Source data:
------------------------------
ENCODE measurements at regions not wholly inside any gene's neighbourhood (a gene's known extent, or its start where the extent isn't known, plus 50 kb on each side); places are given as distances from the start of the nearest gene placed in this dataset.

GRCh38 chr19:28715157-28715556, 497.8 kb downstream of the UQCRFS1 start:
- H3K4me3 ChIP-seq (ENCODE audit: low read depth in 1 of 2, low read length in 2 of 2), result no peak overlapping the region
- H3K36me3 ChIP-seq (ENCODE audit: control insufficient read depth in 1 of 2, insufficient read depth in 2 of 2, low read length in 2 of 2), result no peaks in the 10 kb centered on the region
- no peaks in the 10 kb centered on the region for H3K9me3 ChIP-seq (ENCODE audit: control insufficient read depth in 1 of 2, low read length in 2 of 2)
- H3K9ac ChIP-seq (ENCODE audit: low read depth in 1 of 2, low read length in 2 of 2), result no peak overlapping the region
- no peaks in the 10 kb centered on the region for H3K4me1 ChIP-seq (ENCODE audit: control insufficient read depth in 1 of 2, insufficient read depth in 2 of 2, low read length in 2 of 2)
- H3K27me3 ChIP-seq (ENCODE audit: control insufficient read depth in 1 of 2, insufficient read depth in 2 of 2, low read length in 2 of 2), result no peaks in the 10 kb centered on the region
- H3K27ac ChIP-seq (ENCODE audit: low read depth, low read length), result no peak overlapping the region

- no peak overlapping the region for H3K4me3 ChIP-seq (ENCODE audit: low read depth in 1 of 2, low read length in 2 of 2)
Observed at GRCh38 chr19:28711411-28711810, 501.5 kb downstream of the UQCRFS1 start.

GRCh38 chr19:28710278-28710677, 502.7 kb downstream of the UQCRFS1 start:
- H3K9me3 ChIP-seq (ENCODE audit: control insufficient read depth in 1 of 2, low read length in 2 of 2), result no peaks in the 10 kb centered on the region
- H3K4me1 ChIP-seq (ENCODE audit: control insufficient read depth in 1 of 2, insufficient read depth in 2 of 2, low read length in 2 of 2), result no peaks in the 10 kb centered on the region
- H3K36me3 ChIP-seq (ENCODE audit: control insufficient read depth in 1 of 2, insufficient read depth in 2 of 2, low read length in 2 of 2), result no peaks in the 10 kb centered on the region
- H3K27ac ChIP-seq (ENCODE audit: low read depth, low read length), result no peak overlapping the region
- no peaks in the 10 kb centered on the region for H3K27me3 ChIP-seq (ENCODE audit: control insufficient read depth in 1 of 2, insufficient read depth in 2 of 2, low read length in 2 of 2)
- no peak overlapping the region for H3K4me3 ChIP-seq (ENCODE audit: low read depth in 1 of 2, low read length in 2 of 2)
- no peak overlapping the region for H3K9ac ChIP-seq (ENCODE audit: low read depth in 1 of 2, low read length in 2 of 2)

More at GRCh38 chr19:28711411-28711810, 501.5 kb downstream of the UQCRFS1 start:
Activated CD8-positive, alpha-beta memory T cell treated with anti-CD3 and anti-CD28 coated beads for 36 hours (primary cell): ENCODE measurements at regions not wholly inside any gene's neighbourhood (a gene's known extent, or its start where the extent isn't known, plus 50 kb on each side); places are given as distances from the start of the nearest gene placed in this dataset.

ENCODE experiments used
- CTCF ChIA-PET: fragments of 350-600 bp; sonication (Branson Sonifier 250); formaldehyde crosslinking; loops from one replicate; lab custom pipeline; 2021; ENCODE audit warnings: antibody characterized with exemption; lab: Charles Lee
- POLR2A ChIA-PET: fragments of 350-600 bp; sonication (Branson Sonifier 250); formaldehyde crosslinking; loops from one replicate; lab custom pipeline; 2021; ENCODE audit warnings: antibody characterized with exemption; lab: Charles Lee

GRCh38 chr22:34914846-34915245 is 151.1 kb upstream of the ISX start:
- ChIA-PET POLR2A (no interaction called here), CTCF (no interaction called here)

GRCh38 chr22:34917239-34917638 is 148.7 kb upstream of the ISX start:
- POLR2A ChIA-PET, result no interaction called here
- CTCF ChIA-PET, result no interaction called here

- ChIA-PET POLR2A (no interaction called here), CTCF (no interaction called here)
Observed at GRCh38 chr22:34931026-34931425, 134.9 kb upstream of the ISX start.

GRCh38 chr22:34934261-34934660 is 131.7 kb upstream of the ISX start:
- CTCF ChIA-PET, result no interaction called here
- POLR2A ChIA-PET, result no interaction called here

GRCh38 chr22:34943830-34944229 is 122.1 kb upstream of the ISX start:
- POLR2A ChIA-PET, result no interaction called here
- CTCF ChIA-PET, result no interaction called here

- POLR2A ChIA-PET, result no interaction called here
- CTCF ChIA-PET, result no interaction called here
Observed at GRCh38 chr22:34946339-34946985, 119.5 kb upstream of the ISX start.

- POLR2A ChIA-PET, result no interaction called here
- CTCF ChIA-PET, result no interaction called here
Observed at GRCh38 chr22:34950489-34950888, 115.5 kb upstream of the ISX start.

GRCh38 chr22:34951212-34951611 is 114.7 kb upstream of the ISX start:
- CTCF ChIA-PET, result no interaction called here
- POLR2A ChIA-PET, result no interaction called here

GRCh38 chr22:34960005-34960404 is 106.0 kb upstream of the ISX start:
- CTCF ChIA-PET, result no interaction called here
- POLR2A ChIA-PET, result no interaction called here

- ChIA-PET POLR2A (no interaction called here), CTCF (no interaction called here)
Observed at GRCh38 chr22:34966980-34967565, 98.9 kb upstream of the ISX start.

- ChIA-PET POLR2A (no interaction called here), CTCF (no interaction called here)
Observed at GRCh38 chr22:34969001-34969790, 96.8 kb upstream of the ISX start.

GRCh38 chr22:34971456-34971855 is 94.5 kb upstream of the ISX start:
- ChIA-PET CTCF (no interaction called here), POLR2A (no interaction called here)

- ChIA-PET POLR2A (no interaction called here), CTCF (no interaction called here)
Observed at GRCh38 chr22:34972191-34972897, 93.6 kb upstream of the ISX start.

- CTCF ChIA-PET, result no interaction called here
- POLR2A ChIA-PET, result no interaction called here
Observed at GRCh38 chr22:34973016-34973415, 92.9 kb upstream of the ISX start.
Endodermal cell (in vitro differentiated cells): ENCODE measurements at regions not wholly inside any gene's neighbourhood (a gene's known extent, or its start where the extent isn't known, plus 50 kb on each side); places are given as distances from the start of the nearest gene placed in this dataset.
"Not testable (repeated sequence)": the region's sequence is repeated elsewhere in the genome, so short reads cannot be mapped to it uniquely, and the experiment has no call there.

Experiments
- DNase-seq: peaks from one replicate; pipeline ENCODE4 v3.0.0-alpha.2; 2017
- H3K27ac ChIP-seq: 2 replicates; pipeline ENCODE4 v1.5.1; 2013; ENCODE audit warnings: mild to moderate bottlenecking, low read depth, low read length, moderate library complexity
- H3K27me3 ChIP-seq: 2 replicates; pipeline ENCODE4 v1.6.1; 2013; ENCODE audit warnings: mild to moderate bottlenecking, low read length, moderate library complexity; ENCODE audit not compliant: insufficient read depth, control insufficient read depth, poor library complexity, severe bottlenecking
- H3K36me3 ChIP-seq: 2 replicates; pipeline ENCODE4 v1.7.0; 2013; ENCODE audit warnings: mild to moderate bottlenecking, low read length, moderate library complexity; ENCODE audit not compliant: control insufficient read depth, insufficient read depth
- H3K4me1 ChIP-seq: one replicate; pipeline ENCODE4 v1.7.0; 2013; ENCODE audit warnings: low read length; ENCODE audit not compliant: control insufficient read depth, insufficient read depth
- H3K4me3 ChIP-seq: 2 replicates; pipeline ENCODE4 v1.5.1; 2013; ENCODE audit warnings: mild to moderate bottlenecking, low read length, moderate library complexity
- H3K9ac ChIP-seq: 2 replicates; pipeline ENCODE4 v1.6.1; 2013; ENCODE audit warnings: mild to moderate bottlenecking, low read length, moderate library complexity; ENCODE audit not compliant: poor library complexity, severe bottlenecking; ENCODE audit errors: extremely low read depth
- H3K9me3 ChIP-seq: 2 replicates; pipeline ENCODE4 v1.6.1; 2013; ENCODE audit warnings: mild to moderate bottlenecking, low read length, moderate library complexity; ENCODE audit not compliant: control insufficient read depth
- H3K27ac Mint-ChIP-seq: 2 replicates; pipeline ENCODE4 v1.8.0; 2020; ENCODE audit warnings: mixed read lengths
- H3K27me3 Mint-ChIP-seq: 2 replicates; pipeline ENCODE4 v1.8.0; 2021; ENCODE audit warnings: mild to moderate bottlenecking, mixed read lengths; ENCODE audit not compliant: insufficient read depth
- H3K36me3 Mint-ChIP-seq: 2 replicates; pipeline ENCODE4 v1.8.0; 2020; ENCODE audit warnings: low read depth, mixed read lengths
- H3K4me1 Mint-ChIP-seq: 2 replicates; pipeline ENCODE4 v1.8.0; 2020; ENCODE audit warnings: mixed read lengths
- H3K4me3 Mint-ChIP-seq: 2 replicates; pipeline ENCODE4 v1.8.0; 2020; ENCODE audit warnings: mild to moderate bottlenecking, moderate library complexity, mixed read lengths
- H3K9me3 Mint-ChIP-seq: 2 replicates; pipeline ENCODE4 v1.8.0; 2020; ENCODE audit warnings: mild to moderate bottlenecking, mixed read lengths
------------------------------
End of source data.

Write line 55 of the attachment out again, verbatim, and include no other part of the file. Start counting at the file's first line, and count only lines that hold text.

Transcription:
- ChIA-PET CTCF (no interaction called here), POLR2A (no interaction called here)